EAGLES REWIND: Inside the Two-Minute Drill, Red Zone Defense

Here's the turning point of a 32-6 triumph over the Falcons, and more
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ATLANTA – It was hard to find much wrong with the way the Eagles played in Sunday’s 32-6 season-opening dusting of the Falcons, other than the 14 penalties for 89 yards and the 0-for-2 on fourth downs.

They won the time of possession, 31:03 to Atlanta’s 28:57.

Their defense held the Falcons to just three third-down conversions in 14 attempts (21.4 percent) and their offense converted six of 13 tries on third down (46.2 percent).

Beyond the numbers, though, this game turned on a pair of red-zone stops by the defense and a two-minute drive at the end of the first half engineered by Jalen Hurts.

Here’s more in my Eagles rewind:


There was so much to like about the Eagles’ two-minute drive to close the first half, a 12-play, 12-yard masterpiece from Hurts on the field and head coach Nick Sirianni off the field calling the plays.

The Eagles converted two third downs on the drive that began with 1:44 left in the second quarter. 

Hurts picked up the first, scrambling 11 yards on third-and-five from the Atlanta 45.

The second the QB dropped a dime into Dallas Goedert on another third-and-five, this one that covered 12 yards and set the Eagles up for first-and-goal at the 4 with 15 seconds left.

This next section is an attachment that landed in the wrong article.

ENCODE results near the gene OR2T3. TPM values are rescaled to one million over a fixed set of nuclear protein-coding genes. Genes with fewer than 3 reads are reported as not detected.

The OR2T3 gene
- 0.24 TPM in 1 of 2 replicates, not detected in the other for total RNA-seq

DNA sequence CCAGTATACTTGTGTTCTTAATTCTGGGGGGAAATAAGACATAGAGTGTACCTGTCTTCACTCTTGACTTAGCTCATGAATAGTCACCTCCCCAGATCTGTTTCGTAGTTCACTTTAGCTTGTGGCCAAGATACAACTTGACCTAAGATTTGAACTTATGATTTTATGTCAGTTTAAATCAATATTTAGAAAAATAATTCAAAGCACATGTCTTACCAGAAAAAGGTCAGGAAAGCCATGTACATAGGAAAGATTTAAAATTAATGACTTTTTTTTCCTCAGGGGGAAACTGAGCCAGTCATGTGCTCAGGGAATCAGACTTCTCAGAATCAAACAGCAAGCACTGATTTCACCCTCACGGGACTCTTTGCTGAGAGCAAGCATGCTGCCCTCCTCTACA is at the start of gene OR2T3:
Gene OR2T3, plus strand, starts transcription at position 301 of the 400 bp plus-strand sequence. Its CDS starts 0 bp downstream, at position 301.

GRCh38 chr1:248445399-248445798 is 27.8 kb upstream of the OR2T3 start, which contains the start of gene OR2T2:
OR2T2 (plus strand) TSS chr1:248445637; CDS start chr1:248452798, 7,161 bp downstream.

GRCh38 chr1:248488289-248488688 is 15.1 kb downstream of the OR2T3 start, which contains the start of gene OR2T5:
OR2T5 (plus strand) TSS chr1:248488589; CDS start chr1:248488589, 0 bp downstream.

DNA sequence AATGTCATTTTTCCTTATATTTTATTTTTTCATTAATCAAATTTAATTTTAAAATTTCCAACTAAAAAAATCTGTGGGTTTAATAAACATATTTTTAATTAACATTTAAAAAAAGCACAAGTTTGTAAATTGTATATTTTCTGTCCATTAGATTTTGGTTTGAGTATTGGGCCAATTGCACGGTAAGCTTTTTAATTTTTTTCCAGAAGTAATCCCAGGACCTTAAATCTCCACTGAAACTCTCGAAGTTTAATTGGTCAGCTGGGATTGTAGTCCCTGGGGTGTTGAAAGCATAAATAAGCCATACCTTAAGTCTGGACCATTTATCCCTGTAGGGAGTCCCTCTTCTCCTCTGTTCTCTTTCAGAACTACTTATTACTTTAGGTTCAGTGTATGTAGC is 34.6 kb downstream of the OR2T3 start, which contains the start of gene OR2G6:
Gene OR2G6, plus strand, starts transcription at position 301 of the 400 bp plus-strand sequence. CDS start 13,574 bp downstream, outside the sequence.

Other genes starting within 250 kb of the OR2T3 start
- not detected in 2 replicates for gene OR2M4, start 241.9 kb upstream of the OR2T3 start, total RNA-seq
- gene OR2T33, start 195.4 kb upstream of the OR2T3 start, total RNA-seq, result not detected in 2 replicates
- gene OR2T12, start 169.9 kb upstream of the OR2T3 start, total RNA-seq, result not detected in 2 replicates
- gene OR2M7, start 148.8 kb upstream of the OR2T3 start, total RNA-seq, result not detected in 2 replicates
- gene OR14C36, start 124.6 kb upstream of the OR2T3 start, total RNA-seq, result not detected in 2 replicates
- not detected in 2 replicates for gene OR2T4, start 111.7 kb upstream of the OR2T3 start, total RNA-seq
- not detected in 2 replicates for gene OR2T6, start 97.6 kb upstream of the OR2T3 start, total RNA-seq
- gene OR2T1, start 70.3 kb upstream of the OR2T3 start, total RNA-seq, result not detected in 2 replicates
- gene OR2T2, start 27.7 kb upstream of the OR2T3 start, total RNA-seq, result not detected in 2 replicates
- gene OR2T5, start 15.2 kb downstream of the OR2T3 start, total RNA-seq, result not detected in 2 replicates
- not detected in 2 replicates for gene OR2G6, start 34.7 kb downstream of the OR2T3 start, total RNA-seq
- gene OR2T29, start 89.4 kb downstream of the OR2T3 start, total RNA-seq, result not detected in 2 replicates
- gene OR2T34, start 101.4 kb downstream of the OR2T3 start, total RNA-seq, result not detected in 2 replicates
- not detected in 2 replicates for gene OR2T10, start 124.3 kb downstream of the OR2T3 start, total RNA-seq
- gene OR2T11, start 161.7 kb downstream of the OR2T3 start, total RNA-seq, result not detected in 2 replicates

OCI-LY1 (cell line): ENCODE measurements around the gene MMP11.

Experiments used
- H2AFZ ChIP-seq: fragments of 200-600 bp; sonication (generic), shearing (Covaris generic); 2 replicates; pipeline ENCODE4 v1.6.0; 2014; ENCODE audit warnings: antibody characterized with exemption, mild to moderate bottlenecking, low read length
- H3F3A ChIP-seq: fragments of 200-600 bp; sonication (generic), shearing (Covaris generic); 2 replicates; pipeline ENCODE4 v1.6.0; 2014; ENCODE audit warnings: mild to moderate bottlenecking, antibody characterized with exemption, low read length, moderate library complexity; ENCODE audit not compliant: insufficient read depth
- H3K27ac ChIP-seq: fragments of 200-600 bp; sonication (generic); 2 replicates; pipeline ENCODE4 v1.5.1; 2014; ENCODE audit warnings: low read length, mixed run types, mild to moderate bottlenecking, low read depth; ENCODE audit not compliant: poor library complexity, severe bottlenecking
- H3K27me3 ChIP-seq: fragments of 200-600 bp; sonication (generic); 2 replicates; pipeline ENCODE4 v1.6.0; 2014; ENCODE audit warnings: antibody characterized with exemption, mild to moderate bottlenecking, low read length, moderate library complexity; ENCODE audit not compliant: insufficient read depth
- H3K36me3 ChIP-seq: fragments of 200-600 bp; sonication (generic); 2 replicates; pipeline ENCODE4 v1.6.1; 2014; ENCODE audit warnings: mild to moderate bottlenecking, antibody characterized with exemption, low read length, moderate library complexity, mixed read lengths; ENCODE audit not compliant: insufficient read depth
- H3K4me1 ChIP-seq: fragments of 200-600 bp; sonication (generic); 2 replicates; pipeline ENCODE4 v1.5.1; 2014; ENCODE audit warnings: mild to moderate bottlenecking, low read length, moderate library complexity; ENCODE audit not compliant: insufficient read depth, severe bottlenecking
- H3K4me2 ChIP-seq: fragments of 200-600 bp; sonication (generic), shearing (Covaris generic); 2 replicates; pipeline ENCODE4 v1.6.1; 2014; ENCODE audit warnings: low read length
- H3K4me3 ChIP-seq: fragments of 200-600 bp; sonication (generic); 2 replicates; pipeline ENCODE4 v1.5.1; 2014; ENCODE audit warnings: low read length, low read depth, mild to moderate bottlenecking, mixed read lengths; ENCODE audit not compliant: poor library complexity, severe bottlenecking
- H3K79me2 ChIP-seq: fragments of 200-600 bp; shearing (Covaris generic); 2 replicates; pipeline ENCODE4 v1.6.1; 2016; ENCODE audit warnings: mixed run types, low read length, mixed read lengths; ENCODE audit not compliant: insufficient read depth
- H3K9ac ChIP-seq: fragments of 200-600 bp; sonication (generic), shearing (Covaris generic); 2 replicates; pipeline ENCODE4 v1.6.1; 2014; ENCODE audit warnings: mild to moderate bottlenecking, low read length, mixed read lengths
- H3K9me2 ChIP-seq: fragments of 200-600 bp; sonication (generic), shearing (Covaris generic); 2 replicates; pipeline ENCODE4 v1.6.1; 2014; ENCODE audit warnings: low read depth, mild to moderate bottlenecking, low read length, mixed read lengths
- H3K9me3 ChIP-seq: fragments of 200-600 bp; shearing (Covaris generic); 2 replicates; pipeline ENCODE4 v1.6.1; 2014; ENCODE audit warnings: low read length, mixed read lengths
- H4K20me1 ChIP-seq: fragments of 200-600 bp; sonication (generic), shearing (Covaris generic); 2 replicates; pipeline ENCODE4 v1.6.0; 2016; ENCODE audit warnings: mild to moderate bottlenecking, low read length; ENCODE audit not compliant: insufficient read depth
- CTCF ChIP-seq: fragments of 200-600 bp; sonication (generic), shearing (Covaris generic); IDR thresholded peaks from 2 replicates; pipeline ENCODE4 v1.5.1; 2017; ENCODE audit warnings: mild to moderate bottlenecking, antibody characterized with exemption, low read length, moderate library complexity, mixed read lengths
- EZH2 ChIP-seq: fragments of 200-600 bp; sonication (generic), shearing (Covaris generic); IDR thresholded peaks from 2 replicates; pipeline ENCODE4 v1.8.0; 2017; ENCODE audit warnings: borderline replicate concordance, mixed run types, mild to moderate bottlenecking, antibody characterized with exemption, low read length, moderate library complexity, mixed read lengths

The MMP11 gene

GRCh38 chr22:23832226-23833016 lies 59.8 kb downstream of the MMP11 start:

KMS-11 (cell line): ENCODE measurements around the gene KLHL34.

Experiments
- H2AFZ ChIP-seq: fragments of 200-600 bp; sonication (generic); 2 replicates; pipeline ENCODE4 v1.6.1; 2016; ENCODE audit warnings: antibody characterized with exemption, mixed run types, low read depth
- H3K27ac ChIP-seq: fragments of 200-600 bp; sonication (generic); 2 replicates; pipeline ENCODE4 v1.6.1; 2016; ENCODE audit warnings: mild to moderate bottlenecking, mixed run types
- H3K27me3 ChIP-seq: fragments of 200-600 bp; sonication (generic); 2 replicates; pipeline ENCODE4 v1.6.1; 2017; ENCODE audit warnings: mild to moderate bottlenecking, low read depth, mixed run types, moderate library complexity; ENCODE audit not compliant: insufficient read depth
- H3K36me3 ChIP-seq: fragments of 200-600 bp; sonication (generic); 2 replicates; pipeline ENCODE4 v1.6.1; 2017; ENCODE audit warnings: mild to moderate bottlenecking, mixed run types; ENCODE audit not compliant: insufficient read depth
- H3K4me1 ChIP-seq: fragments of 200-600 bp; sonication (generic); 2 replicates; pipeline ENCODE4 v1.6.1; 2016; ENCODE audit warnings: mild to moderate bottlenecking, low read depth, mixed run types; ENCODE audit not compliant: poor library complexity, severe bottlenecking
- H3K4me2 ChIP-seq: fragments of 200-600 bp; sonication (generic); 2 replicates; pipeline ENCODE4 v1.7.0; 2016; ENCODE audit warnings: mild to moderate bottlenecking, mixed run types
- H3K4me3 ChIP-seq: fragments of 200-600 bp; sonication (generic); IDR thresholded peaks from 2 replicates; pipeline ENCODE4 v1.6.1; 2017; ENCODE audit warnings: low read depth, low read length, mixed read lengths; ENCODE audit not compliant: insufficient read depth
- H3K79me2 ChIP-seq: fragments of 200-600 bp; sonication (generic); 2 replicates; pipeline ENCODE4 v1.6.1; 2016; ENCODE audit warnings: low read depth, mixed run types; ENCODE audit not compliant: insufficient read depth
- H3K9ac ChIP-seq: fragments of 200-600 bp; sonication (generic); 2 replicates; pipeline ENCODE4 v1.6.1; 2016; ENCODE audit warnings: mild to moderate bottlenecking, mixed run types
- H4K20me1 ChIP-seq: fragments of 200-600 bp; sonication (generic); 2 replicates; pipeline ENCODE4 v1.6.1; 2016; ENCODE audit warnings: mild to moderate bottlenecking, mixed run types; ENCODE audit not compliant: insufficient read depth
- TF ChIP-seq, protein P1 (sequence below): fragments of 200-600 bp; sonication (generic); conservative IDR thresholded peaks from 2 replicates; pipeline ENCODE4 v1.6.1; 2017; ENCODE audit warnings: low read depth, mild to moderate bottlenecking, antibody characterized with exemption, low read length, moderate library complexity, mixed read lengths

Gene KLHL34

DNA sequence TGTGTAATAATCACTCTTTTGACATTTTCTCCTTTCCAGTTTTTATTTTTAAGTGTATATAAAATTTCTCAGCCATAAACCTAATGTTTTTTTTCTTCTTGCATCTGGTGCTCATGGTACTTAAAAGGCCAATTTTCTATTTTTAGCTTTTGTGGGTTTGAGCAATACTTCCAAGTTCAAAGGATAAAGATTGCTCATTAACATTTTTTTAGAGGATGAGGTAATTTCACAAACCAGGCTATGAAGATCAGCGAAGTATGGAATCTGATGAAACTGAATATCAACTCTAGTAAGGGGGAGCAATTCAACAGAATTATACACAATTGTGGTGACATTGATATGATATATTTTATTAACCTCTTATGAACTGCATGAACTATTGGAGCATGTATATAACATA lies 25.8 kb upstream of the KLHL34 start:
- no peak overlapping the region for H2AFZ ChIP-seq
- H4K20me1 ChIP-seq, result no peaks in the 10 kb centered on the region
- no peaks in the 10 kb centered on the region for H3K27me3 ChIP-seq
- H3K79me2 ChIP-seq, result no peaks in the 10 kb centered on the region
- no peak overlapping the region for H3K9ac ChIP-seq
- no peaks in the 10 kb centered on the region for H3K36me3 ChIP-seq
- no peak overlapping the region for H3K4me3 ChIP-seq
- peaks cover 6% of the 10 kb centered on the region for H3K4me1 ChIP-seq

Jalen Hurts completed his first six passes, including an 18-yard TD to DeVonta Smith against the Falcons

Jalen Hurts

This is what I liked best from that point forward:

Hurts never let a nullified 4-yard touchdown throw to Kenny Gainwell faze him because of a penalty on Lane Johnson. He came back and threw a 9-yard touchdown pass to Goedert on the very next play.

But what really stood out was Hurts’ decision, as the play is going on, not to run the ball and try to score when he broke to his right. It looked open, but if he is stopped short, the play clock, which was at 9 seconds when the ball was snapped, expires because the Eagles didn’t have any more timeouts and the score stays 7-6 at the half.

"Taking what the defense gave him, Siriuanni said afterward when asked about the drive and Hurts’ play on it. “Methodically going down the field, making big throws when he needed to make big throws, create, checking it down when he needed to check it down, making a run when he needed to make a run. Just playing good quarterback and just good quarterback play.”

The late score made it 15-6 with two seconds to play and after a Miles Sanders PAT run.

Huge difference.

Huge turning point.

“Nine seconds left in that situation,” said Hurts afterward. “Think about, do you want to scramble around; do you want to make a play? I’m in a situation where a play was made. Dallas [Goedert] caught the ball right through it. It's good. I'm happy we scored.”


The Falcons marched 72 yards on 14 plays to the Eagles’ 3 on their first drive. On fourth-and-goal from there, Arthur Smith opted for a 21-yard field goal.